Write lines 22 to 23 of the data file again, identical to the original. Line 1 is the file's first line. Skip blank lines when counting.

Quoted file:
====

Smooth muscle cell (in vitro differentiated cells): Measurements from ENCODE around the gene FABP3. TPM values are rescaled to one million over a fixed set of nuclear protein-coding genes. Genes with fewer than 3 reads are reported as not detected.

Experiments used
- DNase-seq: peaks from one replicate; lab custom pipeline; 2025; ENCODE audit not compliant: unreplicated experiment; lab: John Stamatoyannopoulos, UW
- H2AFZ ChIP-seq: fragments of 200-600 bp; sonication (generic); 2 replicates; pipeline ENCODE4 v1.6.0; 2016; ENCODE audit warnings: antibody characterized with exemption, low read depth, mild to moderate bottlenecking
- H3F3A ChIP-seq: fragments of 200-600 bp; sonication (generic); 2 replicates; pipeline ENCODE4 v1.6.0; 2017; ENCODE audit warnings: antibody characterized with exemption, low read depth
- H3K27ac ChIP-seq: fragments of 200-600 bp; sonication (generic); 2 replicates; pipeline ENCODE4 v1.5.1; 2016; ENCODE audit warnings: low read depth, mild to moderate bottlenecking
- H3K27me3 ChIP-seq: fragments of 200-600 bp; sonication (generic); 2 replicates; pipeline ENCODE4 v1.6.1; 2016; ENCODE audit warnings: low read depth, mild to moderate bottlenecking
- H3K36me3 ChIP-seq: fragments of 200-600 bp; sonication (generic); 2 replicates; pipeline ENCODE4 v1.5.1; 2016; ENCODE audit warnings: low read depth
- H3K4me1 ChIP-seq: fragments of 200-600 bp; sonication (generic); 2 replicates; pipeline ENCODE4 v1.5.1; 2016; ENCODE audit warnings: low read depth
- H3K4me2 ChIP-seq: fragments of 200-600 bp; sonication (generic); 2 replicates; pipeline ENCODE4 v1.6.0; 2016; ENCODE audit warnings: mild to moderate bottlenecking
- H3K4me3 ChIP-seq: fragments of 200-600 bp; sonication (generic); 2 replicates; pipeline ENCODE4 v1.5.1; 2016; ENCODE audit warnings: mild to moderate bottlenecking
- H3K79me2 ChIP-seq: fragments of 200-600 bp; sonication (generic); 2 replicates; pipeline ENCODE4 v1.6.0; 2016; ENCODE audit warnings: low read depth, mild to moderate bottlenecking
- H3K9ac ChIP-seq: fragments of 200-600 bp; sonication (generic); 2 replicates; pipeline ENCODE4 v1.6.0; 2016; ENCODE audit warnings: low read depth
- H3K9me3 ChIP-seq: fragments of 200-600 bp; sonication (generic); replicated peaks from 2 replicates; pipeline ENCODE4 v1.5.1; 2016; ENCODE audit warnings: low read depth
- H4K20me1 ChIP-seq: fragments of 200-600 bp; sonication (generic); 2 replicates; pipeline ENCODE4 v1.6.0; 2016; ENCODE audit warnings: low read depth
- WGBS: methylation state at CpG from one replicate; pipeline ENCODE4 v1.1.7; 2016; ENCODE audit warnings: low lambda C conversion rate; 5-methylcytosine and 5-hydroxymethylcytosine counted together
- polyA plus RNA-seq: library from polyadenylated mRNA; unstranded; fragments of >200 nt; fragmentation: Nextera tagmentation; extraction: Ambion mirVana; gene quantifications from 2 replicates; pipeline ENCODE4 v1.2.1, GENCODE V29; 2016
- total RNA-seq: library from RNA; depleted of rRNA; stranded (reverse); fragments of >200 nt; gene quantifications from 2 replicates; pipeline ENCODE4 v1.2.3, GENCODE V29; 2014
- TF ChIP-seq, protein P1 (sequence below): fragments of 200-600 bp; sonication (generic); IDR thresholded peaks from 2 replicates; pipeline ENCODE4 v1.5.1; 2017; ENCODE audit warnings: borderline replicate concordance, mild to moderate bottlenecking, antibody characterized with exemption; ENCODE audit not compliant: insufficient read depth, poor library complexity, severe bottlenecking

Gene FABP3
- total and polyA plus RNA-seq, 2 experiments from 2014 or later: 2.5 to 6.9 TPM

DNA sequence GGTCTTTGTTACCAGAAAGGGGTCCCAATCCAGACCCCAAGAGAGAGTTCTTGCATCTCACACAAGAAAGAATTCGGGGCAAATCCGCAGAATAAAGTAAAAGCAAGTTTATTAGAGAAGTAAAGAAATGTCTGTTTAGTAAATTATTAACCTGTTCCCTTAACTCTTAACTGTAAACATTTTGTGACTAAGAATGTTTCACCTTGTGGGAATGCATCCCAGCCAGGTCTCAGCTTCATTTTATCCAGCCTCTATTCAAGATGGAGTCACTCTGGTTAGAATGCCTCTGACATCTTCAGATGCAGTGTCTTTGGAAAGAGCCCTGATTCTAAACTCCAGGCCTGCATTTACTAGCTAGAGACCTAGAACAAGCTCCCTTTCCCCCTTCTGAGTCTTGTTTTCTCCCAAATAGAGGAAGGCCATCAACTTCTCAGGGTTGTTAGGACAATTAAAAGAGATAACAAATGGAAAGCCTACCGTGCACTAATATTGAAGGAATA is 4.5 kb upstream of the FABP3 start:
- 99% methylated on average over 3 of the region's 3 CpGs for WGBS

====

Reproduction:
DNA sequence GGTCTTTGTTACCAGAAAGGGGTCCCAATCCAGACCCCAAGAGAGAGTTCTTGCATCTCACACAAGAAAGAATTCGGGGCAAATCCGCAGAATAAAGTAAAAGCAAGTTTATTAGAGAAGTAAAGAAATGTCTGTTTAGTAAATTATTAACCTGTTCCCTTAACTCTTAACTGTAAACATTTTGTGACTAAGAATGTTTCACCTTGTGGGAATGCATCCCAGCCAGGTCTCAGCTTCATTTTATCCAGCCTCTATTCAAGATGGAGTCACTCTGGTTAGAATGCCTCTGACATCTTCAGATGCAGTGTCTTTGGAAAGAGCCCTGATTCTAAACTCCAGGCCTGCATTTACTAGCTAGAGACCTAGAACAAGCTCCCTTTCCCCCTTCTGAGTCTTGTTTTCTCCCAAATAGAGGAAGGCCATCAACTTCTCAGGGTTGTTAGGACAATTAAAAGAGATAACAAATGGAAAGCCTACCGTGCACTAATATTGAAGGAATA is 4.5 kb upstream of the FABP3 start:
- 99% methylated on average over 3 of the region's 3 CpGs for WGBS